Reading, Writing and Recycling
If we are really to change the world, it’s up to those of us who are parents right now. Just like good manners, Global Awareness begins at home. I was no more than five years old when my Grandfather told me all about litter bugs. I took this very seriously. It was enough to make me very aware of the landscape and the natural beauty that surrounds us. Later it was the six pack can rings getting wrapped around critter’s necks that furthered my understanding of how everything we do, or don’t do, affects everything else. Reuse, reduce, recycle should go right along with reading, writing and arithmetic. The best way to make your children life long recyclers with a keen Global awareness is to make it fun and routine for them when they are young. There are literally thousands of things you can do with your “garbage” aside from throwing it away and many ways to teach our children to respect the earth besides the standard, “Turn off your light, you’re wasting electricity!”
- Ask yourself, can someone else use this? Mostly likely the answer will be yes. Teach your children the beauty of giving their stuff away. My children love giving their ignored toys and outgrown clothes to those that are less fortunate.
- Get crafty! For the toddlers you can make coffee can stilts and castles from paper towel tubes. For the school age children there are many pencil holders to be made from tin cans, piggy banks from plastic bottles, purses from old pant pockets and cities from card board boxes. Keep a Junk Box in your closet filled with the colored paper that was last weeks school newsletter, bottle caps, cardboard scraps, Popsicle sticks, old magazines and catalogs, broken toy pieces, fabric scraps, stickers, buttons, beads, cool little jars of unusual shape or color and anything else that can be used in crafty projects.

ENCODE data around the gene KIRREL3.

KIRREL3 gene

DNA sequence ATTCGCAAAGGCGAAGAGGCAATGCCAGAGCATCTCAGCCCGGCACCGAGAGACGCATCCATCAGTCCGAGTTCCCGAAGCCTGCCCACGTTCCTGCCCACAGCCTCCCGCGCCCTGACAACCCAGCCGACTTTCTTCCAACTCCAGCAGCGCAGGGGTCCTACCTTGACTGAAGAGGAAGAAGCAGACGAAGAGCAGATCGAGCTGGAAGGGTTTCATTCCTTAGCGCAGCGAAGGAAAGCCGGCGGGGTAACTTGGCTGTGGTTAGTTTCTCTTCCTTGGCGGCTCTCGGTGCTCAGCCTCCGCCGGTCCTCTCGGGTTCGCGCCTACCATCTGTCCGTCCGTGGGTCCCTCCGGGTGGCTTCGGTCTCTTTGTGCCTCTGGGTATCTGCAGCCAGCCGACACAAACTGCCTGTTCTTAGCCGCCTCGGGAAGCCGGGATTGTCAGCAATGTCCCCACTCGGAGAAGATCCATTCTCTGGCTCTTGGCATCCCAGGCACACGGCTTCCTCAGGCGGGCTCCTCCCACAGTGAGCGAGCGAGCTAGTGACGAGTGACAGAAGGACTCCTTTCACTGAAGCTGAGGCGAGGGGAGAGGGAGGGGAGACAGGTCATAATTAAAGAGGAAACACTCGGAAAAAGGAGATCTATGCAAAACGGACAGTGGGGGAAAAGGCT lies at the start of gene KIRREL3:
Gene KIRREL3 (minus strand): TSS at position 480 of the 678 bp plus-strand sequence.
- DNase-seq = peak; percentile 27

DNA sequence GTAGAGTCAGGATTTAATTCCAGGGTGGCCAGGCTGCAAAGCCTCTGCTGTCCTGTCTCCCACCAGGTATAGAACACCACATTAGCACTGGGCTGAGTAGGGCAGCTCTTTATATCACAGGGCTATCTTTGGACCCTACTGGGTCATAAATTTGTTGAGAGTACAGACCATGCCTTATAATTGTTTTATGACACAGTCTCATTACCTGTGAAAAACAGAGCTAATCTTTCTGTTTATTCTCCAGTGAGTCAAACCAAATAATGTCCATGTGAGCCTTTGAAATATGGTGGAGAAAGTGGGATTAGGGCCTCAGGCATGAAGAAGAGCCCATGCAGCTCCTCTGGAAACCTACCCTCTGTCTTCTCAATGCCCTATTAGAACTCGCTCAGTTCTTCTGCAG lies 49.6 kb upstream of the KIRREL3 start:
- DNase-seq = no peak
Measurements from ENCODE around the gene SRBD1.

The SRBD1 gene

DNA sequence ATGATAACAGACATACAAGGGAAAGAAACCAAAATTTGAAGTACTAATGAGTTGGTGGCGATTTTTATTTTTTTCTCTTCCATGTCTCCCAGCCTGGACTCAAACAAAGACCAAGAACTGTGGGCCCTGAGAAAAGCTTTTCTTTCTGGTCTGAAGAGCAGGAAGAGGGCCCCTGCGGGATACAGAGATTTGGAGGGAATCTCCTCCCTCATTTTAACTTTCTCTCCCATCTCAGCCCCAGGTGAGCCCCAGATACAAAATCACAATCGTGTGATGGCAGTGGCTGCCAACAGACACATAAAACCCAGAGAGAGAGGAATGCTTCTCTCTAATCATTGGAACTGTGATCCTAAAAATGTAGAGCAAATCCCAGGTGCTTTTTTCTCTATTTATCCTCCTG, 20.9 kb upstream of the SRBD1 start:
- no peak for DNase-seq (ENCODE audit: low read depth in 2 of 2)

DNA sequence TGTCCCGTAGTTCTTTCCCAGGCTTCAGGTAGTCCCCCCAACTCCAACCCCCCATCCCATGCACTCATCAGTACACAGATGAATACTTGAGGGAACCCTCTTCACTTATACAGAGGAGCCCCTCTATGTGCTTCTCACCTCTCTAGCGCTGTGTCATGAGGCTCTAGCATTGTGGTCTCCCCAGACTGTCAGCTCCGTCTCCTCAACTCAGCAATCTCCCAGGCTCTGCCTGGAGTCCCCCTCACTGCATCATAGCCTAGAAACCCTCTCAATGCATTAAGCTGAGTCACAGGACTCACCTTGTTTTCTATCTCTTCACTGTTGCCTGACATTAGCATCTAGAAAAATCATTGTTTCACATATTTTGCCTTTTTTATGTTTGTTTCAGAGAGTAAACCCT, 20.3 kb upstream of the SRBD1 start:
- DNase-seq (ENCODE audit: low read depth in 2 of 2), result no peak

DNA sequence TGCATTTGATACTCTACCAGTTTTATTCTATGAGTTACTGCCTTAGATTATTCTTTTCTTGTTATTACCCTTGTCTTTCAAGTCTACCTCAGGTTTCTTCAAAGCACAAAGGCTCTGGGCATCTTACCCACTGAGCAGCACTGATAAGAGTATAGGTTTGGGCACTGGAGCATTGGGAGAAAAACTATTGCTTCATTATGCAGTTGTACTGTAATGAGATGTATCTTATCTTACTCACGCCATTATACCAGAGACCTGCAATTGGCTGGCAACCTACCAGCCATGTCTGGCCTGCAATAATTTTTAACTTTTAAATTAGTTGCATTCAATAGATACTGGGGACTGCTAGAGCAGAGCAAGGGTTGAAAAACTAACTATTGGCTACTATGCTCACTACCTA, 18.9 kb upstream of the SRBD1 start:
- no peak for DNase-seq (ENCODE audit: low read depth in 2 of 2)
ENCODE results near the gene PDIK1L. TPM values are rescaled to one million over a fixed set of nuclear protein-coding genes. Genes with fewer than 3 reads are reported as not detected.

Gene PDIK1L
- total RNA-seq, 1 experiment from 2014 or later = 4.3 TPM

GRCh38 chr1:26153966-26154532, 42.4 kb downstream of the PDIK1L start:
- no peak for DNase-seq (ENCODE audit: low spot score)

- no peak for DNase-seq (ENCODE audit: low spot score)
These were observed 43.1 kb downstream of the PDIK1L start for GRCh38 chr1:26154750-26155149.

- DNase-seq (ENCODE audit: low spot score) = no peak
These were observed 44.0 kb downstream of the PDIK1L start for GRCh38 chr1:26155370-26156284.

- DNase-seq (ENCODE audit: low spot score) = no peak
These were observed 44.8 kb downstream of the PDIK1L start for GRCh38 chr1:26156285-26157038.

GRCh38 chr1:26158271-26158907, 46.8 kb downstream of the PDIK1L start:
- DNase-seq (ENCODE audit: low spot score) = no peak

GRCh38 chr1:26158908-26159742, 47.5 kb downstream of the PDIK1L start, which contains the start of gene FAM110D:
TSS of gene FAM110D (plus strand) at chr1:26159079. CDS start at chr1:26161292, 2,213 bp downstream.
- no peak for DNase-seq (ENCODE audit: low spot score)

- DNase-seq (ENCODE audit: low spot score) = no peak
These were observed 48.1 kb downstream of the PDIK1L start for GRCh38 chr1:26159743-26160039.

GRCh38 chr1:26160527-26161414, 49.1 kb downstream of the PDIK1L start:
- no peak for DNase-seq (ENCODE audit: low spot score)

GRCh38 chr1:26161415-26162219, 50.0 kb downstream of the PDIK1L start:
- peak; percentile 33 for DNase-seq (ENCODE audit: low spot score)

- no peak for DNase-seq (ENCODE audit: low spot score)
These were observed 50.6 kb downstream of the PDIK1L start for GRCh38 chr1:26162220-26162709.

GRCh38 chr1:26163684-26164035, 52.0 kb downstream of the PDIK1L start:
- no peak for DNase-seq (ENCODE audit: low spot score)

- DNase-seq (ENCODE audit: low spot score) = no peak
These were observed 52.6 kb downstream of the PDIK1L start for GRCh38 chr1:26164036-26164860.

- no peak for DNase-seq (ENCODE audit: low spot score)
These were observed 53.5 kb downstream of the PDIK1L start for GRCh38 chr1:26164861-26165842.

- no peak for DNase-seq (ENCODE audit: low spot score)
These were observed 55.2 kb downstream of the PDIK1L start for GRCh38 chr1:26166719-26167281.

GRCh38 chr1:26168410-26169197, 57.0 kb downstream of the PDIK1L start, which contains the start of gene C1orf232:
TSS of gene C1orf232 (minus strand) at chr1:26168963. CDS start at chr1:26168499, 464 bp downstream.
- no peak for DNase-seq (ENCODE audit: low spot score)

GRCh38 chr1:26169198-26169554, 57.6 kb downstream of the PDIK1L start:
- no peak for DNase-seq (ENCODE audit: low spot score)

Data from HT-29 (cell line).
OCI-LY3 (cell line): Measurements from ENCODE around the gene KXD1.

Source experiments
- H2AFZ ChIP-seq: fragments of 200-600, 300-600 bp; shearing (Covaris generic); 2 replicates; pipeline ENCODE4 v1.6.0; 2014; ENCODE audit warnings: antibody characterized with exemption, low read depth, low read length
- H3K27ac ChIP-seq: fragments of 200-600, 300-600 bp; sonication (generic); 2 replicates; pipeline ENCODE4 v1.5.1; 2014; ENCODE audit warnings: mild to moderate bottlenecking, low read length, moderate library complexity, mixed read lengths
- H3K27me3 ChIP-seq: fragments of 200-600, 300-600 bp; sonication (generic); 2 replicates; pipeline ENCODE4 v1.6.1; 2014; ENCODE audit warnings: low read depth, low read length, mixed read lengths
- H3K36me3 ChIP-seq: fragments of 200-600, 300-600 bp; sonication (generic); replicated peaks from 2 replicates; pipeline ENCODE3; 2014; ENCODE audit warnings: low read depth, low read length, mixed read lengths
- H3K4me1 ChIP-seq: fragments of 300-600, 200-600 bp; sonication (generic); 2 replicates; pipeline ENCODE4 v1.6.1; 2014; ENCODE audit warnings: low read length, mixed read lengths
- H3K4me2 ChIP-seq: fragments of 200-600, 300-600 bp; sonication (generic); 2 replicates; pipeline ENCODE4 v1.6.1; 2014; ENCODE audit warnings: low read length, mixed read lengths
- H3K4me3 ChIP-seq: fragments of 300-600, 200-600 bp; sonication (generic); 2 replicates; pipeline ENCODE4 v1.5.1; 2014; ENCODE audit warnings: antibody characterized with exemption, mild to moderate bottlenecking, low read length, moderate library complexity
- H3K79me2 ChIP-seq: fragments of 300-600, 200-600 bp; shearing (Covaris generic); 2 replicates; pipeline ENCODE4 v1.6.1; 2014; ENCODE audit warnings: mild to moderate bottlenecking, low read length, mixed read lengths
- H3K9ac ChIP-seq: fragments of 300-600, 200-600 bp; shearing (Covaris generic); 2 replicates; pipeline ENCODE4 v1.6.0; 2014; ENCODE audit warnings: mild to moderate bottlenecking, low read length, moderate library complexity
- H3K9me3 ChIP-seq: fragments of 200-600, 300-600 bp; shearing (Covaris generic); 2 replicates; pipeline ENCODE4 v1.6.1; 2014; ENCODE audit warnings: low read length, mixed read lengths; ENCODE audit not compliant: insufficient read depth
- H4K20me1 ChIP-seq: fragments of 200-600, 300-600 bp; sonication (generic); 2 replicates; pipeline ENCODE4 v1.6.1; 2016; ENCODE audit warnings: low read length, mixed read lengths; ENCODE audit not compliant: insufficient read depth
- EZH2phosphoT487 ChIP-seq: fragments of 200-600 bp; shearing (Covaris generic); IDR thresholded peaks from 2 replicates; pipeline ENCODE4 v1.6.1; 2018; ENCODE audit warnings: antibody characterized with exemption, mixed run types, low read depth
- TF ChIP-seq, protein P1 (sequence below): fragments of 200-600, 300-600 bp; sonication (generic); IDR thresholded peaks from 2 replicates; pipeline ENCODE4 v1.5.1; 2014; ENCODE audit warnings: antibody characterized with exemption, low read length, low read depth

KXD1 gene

- Combine the lesson of recycling with the lesson of compassion. Let your children decide on a charity they would like to support and then give all your bottle and can refunds to that organization.
- Composting is another wonderful thing to do as a family. It teaches valuable lessons about the nature of food, cuts down on waste and instills a lifelong love of gardening.
- Teach your children the importance of supporting local food suppliers (the less our food travels to get to our tables the less pollution we create) and local merchants. Make a family outing to the farmer’s market each weekend.
- Educate yourself. The more that you know about saving and preserving our natural resources the more you can teach your children.
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